self-compassion

Wholeheartedness: Practicing Self-Compassion When I Feel Like I’m Failing

Today I feel like I’m failing at life.

I’m not a very “together” person and honestly, I’ve never tried to pretend that I am. I don’t have a problem admitting that I mess things up sometimes. But lately it’s felt like all the time.

There are dozens of things I know I’m not very good at. I don’t like failing at those things, but in a way, my expectations of myself aren’t very high. I’m prepared to deal with these failures. It’s so much more discouraging to find you’ve failed at something you like to think you’re good at. And I’ve been failing like a boss.

You know how sometimes you pray for patience and then God gives you lots of trying circumstances as opportunities for you to practice? And (if you’re like me) you’re like, “Yeah, not cool, God. Not what I meant.” I feel like that’s what’s happened to me lately.

At the beginning of the year I said, “Ok, God, I want this year to be about learning wholeheartedness. I want to live with intention, to connect, to be compassionate, and to live a life that isn’t ruled by shame.” And I feel like God said, “Ok, well here’s some anxiety, and here’s some loneliness, and here’s a heaping spoonful of shame. Go ahead and practice wholeheartedness. Sucker.”

Yeah…Thanks, but no thanks.

Recently I’ve been thinking a lot about what Brené Brown calls “shame resilience.” This is the ability to accept that you’ve made a mistake without letting it affect your sense of worthiness. It’s the ability to lean into those feelings of vulnerability and silence what Brown calls your “shame gremlins” by practicing self- compassion. This is how we can admit to our mistakes and learn from them without letting our mistakes define us.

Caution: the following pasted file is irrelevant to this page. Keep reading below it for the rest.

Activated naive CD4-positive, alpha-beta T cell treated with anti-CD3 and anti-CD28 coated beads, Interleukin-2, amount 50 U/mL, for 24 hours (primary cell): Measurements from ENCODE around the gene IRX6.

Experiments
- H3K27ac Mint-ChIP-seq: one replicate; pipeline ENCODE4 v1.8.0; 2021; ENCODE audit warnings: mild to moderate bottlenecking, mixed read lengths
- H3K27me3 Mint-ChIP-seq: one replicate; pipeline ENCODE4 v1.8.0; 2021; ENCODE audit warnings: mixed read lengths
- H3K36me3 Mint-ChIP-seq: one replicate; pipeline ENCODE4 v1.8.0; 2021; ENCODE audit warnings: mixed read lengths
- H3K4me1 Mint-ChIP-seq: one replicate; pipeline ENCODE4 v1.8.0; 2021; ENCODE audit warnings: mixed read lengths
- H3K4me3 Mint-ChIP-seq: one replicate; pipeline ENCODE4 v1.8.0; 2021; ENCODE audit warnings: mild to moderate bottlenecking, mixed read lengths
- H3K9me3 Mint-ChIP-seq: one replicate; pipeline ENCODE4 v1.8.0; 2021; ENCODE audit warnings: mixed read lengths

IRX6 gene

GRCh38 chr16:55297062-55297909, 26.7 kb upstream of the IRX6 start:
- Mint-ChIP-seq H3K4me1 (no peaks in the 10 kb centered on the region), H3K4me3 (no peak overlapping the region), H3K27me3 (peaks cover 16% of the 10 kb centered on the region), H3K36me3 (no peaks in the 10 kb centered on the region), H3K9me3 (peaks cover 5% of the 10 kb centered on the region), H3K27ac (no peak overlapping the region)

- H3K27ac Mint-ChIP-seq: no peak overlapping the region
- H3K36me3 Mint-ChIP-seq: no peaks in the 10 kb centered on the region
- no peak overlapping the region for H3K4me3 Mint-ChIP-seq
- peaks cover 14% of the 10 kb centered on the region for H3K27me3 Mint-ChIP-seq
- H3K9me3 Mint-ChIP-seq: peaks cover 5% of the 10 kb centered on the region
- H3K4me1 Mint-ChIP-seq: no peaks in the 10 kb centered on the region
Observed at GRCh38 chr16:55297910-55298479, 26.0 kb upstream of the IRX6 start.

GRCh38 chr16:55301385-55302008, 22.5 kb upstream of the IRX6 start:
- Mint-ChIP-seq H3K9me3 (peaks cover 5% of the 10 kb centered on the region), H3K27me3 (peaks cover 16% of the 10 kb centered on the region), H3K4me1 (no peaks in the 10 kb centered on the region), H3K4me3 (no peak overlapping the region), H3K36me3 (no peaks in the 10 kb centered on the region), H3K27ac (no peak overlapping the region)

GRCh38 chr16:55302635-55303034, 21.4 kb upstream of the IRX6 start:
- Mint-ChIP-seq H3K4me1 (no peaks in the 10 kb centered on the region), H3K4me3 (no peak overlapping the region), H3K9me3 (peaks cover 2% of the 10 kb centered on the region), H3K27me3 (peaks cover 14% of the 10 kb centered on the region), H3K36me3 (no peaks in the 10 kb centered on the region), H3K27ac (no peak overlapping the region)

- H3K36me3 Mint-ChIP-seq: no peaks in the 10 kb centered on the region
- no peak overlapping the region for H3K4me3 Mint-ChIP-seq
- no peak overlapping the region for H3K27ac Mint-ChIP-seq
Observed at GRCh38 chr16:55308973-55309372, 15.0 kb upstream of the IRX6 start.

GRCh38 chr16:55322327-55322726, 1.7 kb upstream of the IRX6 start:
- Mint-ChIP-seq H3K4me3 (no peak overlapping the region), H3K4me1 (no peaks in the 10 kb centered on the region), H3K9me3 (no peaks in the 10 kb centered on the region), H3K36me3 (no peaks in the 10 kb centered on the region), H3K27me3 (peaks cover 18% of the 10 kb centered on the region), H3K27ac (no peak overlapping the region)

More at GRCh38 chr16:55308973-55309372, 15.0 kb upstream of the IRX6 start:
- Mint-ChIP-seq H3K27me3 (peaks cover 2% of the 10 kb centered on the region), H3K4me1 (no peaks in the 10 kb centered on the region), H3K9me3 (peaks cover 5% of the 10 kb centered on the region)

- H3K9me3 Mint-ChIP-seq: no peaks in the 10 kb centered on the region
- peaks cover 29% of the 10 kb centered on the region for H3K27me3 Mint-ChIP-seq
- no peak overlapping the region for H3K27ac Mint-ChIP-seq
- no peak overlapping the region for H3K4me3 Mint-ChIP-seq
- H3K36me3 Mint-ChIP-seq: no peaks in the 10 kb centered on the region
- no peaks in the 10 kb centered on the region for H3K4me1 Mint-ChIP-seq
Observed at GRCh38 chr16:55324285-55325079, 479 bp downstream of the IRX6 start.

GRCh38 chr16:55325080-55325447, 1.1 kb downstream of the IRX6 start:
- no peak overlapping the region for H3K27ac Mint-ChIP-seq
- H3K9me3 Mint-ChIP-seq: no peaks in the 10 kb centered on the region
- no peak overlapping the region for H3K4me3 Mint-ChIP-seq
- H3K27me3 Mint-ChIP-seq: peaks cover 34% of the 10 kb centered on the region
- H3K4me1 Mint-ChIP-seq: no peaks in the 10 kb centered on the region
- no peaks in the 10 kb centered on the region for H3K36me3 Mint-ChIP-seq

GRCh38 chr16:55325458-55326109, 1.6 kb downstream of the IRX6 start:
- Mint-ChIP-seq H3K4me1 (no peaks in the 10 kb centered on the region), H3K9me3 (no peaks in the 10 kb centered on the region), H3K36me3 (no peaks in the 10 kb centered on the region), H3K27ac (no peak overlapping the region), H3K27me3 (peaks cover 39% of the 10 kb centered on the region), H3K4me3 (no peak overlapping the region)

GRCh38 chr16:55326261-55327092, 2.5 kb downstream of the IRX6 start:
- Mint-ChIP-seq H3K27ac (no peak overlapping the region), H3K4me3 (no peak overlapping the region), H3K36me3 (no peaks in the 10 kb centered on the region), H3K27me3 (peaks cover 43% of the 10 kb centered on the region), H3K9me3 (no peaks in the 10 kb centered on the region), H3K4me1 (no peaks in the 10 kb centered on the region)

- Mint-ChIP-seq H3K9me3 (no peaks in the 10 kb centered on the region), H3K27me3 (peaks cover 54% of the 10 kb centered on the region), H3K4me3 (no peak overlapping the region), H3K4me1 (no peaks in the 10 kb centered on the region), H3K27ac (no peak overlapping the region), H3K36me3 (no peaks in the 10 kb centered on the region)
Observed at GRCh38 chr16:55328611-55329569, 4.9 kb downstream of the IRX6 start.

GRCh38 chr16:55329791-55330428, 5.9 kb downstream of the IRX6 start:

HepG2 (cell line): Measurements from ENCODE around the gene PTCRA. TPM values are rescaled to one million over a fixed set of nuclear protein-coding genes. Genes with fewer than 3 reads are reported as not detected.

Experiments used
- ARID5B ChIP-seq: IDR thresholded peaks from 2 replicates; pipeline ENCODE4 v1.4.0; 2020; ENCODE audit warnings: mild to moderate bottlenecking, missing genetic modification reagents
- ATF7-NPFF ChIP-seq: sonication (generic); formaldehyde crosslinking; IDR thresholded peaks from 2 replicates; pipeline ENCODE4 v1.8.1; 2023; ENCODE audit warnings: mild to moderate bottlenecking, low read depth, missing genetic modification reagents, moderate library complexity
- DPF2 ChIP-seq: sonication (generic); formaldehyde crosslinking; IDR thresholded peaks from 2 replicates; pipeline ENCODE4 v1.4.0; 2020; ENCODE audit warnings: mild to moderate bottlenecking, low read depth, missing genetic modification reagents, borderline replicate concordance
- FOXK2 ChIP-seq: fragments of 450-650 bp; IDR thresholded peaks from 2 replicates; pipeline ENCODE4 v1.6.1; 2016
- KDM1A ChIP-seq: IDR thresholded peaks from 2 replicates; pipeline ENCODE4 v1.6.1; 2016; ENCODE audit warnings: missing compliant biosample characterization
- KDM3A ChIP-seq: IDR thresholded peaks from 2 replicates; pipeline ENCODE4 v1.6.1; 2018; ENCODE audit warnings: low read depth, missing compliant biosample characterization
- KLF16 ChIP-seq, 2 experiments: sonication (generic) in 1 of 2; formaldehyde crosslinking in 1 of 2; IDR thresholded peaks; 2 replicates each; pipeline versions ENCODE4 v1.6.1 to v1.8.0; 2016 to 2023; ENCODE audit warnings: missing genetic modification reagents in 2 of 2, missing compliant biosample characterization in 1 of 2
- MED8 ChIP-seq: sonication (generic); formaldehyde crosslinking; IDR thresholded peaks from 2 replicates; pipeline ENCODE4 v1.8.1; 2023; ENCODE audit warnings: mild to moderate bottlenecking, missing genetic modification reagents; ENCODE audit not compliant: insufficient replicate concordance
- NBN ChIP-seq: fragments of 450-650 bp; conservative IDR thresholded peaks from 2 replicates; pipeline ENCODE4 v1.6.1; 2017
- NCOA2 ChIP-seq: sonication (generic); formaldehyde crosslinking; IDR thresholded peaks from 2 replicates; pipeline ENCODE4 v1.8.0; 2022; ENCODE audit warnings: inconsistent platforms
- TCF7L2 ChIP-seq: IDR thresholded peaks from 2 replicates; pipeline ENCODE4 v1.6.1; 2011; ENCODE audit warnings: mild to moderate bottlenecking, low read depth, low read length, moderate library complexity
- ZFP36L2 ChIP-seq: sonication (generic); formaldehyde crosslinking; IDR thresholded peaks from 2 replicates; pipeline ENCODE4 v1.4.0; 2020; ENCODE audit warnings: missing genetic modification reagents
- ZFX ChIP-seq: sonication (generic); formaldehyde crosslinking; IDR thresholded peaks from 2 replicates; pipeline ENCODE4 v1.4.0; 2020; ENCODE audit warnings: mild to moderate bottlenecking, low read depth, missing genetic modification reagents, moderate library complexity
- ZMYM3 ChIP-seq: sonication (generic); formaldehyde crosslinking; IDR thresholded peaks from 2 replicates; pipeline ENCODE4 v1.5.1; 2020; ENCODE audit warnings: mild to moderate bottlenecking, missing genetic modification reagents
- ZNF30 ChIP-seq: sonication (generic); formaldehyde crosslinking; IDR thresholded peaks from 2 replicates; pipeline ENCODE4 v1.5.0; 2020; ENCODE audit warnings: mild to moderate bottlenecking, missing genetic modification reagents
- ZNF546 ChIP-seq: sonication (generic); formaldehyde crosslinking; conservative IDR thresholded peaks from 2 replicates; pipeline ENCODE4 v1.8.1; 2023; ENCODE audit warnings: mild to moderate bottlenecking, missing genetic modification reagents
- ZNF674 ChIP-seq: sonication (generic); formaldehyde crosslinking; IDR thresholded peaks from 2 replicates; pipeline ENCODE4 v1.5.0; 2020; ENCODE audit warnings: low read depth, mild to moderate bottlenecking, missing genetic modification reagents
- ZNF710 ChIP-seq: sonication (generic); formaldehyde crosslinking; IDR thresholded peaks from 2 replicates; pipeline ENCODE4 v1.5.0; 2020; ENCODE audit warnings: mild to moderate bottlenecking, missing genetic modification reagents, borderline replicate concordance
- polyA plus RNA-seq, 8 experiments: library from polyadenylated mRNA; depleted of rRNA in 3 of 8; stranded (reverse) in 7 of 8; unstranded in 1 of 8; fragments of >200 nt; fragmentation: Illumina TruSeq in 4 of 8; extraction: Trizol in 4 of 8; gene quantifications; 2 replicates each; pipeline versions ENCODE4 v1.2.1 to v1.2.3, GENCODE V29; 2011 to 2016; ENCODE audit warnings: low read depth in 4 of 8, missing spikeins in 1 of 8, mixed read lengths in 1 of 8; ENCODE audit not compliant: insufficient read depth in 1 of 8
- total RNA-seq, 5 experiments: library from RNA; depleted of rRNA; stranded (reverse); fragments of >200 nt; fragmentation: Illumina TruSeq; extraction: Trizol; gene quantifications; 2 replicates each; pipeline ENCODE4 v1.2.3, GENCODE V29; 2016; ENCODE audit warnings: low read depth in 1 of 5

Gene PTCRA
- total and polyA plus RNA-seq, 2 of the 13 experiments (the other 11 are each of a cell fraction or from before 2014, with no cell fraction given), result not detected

I have been lonely lately. Not, “I have no one to hang out with” lonely. More like I don’t feel a strong sense of connectedness and belonging. This has made me self-focused and self-centered. I’ve spent more time feeling sorry for myself, thinking about what I wish I was getting from others instead of about what I could be giving. And this has led to some pretty epic fails on my part.

My shame gremlin sounds like a meaner version of Mushu from Mulan. (Hashtag Disney4Eva). “Dishonor! Dishonor on your whole family. Dishonor on you. Dishonor on your cow…” except more like, “This is why you’re lonely. Because you don’t deserve love and belonging. Because you suck.”

Dishonor

Yesterday I let my shame gremlin overwhelm me. It was one of those days when I went to bed at 8:00 simply because I couldn’t bear being conscious any longer. I woke up this morning feeling about the same and frankly, I don’t feel much better now, but I’m going to try to practice shame resilience. And I’m going to start by extending grace.

The thing about grace is, it’s always there for me if I just let myself receive it. The only thing standing between me and grace is my shame. I inked this word, “GRACE,” onto my body because I wanted it to mark me, but I still have trouble letting it pierce my heart.

When you’re not very good at something, the only way to get better is by practicing. So I’m practicing. I’m practicing extending grace. I’m saying, “It’s OK that you really messed up, here. You are already forgiven. You don’t have to beat yourself up about it. You can grow and you can learn from it. This does not affect your value or your worth.”

I’m still feeling pretty crappy. But that gremlin sounds a little quieter now. He’s still talking, but that doesn’t mean I have to listen.

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